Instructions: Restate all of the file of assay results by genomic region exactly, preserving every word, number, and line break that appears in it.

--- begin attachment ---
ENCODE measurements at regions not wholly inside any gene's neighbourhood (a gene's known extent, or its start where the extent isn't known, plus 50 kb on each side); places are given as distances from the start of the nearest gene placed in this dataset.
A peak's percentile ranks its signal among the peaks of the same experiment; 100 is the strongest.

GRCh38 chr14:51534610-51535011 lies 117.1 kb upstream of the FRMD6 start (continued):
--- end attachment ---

ENCODE measurements at regions not wholly inside any gene's neighbourhood (a gene's known extent, or its start where the extent isn't known, plus 50 kb on each side); places are given as distances from the start of the nearest gene placed in this dataset.
A peak's percentile ranks its signal among the peaks of the same experiment; 100 is the strongest.

GRCh38 chr14:51534610-51535011 lies 117.1 kb upstream of the FRMD6 start (continued):